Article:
Peugeot 308 review (2007-2013)
Spacious and comfortable, with efficient engines, the Peugeot 308 is a decent all-rounder
The Peugeot 308 is a stylish alternative to mainstream rivals like the Volkswagen Golf and Ford Focus, putting the emphasis on ride comfort and interior space rather than handling poise. It's also available as a more practical SW estate version and a coupe-cabriolet with a folding-metal roof. Its quirky looks and wide variety of petrol and diesel engine options – including an efficient e-HDi diesel micro-hybrid – make it a tempting family car, although it's not as fun to drive as some of its rivals.
Our choice: Active 1.6 e-HDi Start and Stop
Thanks to recent a mid-life facelift, the refreshed Peugeot 308 range takes inspiration from the sleek SR-1 concept car, with integrated LED lights in the bumper, a slimmer grille and extra chrome trim. The quality interior shares much of its layout with the Peugeot RCZ coupe, and features some classy material finishes, although some of the ergonomics let it down. There are a lot of buttons, and the stereo and climate controls are particularly fiddly. The driving position is set very high, and the off-set pedals can make it difficult to find a comfortable driving position. These aren't problems you find in competitors like the Vauxhall Astra or Volkswagen Golf.
The diesel models are the pick of the Peugeot 308 line-up. There are three to choose from, but all strike a good balance between low-end grunt and efficiency. The 1.6 and 2.0-litre HDi versions are commendable for their smooth power delivery, making the 308 a comfortable motorway cruiser, although are less capable when faced with winding roads. There's a lot of body roll, and the numb steering and notchy gearshift can be frustrating. The EGC automated manual is one of the jerkiest gearboxes around and, with the exception of the GT model, petrol versions feel noisy and underpowered.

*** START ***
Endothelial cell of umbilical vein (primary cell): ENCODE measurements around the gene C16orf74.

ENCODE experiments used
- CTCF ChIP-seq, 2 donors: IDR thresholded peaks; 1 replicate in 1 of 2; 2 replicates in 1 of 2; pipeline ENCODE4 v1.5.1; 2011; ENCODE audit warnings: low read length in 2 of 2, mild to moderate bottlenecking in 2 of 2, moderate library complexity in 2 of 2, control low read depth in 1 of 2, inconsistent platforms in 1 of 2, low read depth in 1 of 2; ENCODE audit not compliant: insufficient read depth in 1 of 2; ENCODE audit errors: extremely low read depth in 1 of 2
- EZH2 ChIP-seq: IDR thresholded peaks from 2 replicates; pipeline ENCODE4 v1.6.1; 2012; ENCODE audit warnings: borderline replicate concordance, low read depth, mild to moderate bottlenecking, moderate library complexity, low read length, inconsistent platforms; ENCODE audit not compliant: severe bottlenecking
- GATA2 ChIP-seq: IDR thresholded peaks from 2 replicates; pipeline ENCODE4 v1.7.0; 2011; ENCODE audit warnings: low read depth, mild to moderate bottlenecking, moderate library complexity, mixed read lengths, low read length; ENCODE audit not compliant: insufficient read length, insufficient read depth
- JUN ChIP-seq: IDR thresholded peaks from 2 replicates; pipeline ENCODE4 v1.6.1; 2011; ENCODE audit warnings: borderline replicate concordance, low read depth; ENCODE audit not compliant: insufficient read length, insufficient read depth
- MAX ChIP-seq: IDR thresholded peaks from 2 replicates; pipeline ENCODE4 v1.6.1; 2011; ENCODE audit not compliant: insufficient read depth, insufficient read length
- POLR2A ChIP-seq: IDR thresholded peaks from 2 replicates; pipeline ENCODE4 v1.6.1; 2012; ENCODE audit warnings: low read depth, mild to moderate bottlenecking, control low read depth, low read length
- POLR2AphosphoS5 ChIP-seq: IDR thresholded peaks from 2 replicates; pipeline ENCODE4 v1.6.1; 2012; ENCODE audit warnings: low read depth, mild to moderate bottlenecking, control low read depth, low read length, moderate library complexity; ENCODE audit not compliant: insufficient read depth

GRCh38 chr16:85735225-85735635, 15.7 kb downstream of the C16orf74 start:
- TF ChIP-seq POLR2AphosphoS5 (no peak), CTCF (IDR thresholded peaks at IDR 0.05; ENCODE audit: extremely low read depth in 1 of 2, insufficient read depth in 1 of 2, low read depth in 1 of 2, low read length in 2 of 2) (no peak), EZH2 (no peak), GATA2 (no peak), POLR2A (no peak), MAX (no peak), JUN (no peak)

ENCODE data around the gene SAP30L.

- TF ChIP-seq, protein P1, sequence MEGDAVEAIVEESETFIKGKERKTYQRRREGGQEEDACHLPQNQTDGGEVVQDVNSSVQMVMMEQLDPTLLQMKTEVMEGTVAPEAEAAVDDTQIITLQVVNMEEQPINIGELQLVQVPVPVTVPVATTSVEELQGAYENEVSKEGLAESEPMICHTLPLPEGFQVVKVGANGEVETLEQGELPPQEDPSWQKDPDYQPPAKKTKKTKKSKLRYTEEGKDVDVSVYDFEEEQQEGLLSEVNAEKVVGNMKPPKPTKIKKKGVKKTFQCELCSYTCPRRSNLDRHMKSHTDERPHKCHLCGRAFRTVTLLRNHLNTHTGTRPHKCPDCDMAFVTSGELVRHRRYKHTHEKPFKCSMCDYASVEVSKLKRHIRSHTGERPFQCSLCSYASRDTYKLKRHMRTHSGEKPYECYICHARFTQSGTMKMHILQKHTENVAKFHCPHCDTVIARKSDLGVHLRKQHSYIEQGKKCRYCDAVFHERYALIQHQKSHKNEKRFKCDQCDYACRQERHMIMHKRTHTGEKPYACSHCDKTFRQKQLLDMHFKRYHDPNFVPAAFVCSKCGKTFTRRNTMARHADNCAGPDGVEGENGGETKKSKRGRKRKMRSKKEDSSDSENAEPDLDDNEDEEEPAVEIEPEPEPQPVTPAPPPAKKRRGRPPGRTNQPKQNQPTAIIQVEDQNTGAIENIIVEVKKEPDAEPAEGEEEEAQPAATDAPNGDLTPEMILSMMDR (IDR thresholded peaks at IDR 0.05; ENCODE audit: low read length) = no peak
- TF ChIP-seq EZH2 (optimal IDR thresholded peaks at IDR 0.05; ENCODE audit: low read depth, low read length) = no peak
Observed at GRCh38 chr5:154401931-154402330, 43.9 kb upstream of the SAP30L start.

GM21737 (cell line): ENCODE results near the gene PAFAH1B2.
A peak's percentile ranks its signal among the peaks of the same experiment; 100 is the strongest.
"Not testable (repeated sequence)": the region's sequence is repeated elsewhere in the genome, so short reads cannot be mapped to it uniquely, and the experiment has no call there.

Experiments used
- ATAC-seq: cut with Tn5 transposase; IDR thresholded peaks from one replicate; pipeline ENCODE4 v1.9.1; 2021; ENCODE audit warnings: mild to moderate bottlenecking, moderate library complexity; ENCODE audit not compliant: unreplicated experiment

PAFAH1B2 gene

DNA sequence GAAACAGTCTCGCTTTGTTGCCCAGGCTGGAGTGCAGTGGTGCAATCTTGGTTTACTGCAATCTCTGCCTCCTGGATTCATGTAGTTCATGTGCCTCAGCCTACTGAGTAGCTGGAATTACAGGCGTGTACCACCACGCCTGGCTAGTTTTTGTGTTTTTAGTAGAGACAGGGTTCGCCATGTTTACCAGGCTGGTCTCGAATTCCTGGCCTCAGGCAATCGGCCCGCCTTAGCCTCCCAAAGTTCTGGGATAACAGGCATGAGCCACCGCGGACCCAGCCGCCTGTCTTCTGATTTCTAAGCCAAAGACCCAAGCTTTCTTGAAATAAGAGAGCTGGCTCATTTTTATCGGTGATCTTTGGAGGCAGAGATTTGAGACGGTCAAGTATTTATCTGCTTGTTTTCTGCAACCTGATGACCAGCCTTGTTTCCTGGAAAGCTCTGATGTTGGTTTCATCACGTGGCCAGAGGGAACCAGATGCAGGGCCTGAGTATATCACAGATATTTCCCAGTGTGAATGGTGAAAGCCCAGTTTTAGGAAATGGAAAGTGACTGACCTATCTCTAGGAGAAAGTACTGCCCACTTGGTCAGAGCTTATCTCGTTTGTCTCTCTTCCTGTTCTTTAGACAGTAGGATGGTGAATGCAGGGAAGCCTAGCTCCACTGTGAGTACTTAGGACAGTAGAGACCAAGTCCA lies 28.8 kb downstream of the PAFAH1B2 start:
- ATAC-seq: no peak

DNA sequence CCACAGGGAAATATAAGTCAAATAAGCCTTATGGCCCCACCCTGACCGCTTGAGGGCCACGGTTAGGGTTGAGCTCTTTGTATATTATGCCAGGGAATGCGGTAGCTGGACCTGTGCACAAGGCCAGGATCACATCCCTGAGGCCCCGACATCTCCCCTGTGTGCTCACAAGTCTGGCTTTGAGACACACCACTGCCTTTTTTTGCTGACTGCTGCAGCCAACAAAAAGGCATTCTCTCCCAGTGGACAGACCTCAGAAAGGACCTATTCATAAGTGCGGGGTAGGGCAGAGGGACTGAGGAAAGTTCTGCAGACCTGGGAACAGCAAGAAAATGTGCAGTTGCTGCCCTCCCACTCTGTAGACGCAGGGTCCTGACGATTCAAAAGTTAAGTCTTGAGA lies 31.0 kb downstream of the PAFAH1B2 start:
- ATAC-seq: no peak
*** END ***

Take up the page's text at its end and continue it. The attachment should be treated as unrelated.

Like many small French cars, the Peugeot 308 performs very well in Euro NCAP crash tests, and was awarded five stars for adult crash protection, four stars for child protection and three for pedestrian impacts. A minimum of six airbags are included as standard too. Peugeot's reliability record is less immaculate. The brand finished 30th out of 34 in our Driver Power satisfaction survey, while the 308 didn't even appear in the top 100. Newer models like the 508 have started to change this perception, but the 308 is unlikely to ever obtain the rock-solid reputation of rivals like the Volkswagen Golf.
Despite its attractive exterior design, the 308 is very practical, with a 347-litre boot (compared to 316 in the Ford Focus) which expands to 1,398-litres with the rear seats folded flat. The high boot-line makes it tricky to load larger objects though. Top-spec models get additional storage bins under the rear seats, and there's a handy covered area on the parcel shelf too. The wide opening rear doors and longer-than-average wheel base ensures that there's enough room to seat three adults in the back row.
Peugeot's e-HDi stop and start system is exceptionally smooth, and allows drivers to switch the engine off while coasting in traffic, helping to save fuel. In its most efficient Oxygo spec, the e-HDi emits just 98g/km of C02, and will return an impressive 70.6mpg. Entry-level Access versions are poorly equipped, but do get air-con and ESP. More desirable Allure models get expensive goodies like cruise control, a panoramic glass sunroof, and dual-zone climate control included as standard. The cheaper but less efficient petrol models include a 120bhp 1.6 VTi, which emits 147g/km and returns just 44mpg.